Edited by Srinivas Sadhanand 
This article was first published on Quora 

Xavi’s greatness is well documented
Amongst few he’s resented
Amongst many he’s respected
His departure could have been extended
The board’s antics could have been prevented
A lack of his successor has left the fans disoriented
He wasn’t the Jack of all trades
He was the master of a field which he reinvented.

What makes Xavi unique?

Xavi was a supremely talented football player. Despite that, he was far from a physical specimen or the most versatile dribbler, but what made him stand out was his passing ability. But that would be a common misconception. What made Xavi unique was not his passing technique, but his decision making and off the ball movement.

Every midfielder who considers himself an excellent passer must have developed the following skills –  an eye for a pass and the execution, i.e., the weight of the ball to deliver it to the receiver with aplomb.

With enough dedication towards your craft and the gift bestowed upon a certain clique of budding footballers to shine in the centre of the park, these two skills eventually become second nature.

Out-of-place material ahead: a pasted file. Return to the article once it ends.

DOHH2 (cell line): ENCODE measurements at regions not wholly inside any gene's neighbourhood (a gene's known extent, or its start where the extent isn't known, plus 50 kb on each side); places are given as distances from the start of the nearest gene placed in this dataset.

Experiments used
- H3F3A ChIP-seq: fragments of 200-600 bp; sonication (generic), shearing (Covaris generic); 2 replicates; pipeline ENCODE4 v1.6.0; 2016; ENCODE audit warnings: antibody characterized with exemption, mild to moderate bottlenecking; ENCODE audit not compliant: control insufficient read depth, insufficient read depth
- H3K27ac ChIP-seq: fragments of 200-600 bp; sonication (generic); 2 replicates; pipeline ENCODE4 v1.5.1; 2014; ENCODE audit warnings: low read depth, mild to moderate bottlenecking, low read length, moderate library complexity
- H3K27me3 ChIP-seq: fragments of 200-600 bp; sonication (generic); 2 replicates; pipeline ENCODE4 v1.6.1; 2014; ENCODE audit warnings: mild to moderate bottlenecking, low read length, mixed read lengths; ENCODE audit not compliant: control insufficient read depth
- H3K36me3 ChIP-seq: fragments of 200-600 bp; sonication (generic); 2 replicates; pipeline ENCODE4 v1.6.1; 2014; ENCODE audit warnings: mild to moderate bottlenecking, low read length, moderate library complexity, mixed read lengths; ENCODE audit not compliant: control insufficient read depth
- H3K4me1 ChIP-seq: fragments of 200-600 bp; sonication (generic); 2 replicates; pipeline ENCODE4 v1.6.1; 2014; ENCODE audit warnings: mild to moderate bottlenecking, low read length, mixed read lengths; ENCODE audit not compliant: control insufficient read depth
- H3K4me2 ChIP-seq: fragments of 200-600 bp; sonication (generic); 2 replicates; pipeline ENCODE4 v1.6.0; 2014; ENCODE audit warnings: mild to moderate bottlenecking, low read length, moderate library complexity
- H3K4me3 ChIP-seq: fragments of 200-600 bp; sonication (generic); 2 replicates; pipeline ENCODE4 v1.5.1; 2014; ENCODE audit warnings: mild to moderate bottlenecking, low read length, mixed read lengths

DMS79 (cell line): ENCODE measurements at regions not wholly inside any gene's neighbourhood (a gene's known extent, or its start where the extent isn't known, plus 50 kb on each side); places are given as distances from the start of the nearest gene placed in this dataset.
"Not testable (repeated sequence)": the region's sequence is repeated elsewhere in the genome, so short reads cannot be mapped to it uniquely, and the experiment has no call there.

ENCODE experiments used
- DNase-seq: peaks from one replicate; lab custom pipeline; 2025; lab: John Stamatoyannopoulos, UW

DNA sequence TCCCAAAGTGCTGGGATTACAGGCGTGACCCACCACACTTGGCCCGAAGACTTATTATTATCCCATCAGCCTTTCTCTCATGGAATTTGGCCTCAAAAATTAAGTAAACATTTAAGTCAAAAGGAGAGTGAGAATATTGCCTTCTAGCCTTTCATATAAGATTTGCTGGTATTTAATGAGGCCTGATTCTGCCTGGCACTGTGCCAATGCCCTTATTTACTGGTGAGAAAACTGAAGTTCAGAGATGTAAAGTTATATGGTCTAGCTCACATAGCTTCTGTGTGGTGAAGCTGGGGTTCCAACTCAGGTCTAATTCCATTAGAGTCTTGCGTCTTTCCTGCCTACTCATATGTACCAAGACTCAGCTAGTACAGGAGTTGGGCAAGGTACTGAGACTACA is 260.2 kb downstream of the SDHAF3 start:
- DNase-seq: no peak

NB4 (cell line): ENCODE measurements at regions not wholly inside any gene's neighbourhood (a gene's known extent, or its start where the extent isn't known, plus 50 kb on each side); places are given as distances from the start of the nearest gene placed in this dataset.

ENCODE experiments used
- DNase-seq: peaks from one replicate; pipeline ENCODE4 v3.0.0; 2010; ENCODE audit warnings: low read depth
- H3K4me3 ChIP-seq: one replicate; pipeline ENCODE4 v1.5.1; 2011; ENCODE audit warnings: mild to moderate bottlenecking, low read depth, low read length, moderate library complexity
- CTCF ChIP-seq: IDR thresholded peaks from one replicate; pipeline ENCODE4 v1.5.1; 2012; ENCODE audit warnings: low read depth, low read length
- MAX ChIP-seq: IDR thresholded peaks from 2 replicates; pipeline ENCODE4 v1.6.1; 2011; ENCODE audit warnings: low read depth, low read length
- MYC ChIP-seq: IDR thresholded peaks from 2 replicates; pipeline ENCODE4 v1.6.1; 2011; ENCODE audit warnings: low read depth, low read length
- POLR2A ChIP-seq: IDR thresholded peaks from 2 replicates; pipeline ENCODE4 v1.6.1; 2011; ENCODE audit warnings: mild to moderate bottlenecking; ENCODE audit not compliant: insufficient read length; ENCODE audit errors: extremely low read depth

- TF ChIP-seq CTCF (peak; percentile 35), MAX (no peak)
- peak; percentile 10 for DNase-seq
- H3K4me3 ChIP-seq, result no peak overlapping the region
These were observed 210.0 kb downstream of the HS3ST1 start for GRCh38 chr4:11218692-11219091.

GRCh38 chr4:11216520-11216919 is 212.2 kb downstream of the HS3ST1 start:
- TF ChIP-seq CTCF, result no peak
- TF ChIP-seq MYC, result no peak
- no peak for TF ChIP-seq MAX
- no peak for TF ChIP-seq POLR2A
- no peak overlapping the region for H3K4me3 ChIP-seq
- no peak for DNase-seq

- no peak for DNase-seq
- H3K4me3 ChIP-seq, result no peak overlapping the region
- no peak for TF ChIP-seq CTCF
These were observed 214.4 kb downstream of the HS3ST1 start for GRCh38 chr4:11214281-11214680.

Talents such as putting enormous amounts of graft into becoming a tireless worker such as the likes of N’Golo Kante or developing an immense range of passing, similar to magicians such as Xabi Alonso are skills that can be honed, on the other hand.

However, the off the ball movement to move into pockets of space to help a player that has been marked or pulling an opposition player out of his position to upset the team’s structure demands a special footballing brain. As ex-footballers and pundits repeat incessantly, controlling the tempo of a match is not necessarily a teachable skill and midfielders of the ilk of Paul Scholes, a role model of Xavi possess this knack.

The beautiful game has evolved in a plethora of ways and despite the relentless end-to-end nature of a match, the Spaniard’s ability to pause, spot the perfect pass and manoeuvre the pace of the contest is unfound. While many might disagree with this notion considering Xavi spent most of his career in one of the greatest modern sides in history that was so dominant in possession, but the truth is it requires brilliance of another kind to be the metronome of such a system.